Collaboration in Civic Spheres

Data viz: whiteness, not latitude, tied to skin cancer rates

by Danning Chen April 9th, 2013

U.S. states with the highest skin cancer rates tend to have a high proportion of whites in their population while those with the lowest rates don’t. And the top two states for skin cancer, Vermont and Utah, feature especially high concentrations – compared to others – of young whites, age 18 to 24. These are a few of the correlations evident from the most recent annual skin cancer rates across the U.S., for 2009, and some of the demographic risk factors identified in scientific research. The official “white/non-Hispanic” population is 80 percent-plus in seven of the top ten skin cancer states, versus only one of the bottom ten. Three of the top ten were in the Northwest: Idaho fifth, Washington sixth and Oregon tied for seventh. Exposure to ultraviolet rays from both sun and tanning beds is considered a major risk factor for skin cancer, but sunny climes alone don’t appear to be a determinant. States typically bathed in ultraviolet rays such as Florida, Texas, and Arizona were in the bottom quintile for skin cancer. You can further explore the data in the visualization below.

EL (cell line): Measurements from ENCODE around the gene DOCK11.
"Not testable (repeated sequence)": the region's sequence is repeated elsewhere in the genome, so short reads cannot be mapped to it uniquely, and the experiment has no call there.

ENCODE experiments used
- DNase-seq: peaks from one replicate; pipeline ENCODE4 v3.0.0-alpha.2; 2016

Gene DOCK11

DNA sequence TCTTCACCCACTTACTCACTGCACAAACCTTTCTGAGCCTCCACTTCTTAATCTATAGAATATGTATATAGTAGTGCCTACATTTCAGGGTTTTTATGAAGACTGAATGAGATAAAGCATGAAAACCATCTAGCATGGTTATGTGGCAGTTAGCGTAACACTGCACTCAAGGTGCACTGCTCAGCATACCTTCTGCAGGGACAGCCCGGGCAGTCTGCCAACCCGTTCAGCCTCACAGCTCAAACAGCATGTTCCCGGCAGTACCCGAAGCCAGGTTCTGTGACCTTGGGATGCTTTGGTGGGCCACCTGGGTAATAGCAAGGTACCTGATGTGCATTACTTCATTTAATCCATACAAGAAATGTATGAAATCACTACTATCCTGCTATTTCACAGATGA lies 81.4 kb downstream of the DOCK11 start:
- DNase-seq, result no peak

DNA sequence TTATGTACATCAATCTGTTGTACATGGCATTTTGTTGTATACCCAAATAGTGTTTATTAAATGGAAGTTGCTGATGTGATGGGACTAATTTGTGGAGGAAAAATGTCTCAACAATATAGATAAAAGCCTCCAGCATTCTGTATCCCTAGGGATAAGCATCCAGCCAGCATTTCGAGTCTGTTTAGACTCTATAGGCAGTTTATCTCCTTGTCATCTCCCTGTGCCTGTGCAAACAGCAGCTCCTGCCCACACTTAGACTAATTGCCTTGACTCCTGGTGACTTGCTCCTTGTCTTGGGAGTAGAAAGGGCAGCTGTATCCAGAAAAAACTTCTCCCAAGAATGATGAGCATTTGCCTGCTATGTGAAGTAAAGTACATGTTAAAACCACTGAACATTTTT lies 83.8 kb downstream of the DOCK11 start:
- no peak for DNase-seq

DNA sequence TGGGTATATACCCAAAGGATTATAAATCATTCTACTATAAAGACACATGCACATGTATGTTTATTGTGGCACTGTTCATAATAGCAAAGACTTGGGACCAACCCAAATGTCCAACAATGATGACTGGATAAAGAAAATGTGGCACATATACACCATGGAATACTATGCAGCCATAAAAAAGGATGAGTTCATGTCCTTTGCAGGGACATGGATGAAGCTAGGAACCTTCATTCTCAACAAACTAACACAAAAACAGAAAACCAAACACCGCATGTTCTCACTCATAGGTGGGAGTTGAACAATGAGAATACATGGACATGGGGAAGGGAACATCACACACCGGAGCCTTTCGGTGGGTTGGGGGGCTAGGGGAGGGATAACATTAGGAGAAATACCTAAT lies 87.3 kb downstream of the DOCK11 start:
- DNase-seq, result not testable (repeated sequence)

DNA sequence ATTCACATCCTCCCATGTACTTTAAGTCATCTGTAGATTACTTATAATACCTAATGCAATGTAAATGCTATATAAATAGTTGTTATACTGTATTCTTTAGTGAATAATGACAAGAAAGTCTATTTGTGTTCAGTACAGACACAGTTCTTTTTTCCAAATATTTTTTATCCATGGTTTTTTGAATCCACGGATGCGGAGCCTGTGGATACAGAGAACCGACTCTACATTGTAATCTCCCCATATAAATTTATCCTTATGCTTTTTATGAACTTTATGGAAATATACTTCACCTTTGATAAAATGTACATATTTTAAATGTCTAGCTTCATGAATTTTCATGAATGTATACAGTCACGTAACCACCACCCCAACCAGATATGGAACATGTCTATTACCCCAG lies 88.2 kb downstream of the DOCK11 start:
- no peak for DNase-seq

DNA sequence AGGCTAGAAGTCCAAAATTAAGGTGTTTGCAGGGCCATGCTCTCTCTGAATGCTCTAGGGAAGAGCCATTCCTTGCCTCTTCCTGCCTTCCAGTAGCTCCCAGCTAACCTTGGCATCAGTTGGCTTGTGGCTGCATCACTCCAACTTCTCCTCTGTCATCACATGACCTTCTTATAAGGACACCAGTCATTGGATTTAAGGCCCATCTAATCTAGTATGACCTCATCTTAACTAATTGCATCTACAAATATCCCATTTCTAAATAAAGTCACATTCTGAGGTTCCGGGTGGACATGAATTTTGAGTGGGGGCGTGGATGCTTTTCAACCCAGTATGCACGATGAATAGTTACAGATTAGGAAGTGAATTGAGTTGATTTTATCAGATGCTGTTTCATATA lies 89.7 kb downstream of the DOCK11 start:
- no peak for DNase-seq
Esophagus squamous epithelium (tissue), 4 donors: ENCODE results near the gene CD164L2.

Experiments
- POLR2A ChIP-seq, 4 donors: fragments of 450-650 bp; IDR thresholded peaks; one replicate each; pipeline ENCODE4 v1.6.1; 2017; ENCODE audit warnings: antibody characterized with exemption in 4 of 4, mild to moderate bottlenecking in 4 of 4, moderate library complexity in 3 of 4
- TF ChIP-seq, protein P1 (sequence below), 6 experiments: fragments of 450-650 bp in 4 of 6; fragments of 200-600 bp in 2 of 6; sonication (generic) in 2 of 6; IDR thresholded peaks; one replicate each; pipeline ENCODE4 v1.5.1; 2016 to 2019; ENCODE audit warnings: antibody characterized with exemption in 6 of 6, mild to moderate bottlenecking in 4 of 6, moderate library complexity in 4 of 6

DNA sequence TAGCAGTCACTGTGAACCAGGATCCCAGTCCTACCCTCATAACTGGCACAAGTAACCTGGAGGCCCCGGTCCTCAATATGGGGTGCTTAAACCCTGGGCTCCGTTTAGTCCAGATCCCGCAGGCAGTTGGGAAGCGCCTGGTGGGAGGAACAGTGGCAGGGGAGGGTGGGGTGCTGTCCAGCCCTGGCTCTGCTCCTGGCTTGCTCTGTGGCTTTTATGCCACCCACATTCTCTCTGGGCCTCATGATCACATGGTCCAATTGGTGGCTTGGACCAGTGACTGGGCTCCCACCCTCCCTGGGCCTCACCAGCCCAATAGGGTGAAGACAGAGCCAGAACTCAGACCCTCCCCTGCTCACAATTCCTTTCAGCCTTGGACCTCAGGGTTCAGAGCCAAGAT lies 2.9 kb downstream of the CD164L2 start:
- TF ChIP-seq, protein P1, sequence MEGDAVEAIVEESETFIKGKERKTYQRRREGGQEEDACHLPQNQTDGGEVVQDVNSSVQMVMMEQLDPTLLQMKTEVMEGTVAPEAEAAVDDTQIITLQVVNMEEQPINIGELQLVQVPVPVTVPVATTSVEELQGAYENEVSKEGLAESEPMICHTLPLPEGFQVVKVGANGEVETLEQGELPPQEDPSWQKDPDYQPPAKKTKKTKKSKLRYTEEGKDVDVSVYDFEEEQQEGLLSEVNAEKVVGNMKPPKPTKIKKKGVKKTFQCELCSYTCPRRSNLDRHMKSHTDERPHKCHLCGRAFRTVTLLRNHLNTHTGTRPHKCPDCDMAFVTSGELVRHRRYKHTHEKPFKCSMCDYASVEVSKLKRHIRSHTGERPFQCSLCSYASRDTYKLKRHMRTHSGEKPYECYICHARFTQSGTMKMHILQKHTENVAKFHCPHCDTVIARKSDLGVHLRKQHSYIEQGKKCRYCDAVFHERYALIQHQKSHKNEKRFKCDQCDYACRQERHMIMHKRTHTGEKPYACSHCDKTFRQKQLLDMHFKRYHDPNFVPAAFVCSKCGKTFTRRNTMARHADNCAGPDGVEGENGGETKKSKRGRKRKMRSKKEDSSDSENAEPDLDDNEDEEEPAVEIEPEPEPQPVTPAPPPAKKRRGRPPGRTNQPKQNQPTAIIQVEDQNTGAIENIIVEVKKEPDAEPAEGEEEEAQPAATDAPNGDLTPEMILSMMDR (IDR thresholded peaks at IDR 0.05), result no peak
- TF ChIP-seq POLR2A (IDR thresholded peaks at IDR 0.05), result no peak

(Additional user tips: You can hover over the dot in each state for all three data points. To quickly rank states, hover over any of the three column headers in chart, then slide cursor to longest of the adjacent horizontal bars and click for a descending sort.)

The U.S. Centers for Disease Control reports that skin cancer is the most common form of cancer in the United States, with 61,646 melanomas of the skin diagnosed in 2009, and 9,199 attributed deaths. According to research published in the CDC’s Morbidity and Mortality Weekly Report in 2012, skin cancer costs approximately $1.7 billion to treat annually in the U.S. and results in $3.8 billion in lost productivity. The National Cancer Institute’s Cancer Trends Progress Report – 2011-2012 Update notes younger adults and men are less likely to apply forms of sun protection, as are adults with incomes below 200 percent of the poverty level. Another risk group is young white women prone to use of indoor tanning beds.


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